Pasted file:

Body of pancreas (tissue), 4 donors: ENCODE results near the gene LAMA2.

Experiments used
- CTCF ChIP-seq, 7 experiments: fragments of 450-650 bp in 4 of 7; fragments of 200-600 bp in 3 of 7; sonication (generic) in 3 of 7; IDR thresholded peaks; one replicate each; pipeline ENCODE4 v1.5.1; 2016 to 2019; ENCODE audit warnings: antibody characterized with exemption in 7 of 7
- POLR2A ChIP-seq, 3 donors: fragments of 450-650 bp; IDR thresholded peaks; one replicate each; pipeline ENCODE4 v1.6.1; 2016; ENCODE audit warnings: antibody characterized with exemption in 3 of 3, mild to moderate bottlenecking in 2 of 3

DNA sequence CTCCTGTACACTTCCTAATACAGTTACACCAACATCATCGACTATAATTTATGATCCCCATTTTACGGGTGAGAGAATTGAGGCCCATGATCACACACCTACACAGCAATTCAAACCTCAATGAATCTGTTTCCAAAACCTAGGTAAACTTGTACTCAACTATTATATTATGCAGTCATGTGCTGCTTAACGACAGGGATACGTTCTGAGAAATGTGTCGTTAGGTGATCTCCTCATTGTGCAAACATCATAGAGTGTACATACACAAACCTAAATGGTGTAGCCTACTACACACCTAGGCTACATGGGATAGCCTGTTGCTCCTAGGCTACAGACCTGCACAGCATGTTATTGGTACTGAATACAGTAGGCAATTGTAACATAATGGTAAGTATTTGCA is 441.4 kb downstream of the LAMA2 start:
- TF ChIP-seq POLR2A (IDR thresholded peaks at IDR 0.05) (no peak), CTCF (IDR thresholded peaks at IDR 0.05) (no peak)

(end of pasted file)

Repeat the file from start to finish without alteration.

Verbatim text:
Body of pancreas (tissue), 4 donors: ENCODE results near the gene LAMA2.

Experiments used
- CTCF ChIP-seq, 7 experiments: fragments of 450-650 bp in 4 of 7; fragments of 200-600 bp in 3 of 7; sonication (generic) in 3 of 7; IDR thresholded peaks; one replicate each; pipeline ENCODE4 v1.5.1; 2016 to 2019; ENCODE audit warnings: antibody characterized with exemption in 7 of 7
- POLR2A ChIP-seq, 3 donors: fragments of 450-650 bp; IDR thresholded peaks; one replicate each; pipeline ENCODE4 v1.6.1; 2016; ENCODE audit warnings: antibody characterized with exemption in 3 of 3, mild to moderate bottlenecking in 2 of 3

DNA sequence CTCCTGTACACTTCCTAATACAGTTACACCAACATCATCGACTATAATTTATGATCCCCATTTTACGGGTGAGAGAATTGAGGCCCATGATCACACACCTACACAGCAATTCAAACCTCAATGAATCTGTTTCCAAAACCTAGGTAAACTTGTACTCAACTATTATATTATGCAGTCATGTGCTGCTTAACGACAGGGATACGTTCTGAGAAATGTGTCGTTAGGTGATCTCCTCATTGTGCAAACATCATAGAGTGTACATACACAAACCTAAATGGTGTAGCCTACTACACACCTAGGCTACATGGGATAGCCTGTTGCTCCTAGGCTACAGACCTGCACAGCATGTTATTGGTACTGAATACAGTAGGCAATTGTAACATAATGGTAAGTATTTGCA is 441.4 kb downstream of the LAMA2 start:
- TF ChIP-seq POLR2A (IDR thresholded peaks at IDR 0.05) (no peak), CTCF (IDR thresholded peaks at IDR 0.05) (no peak)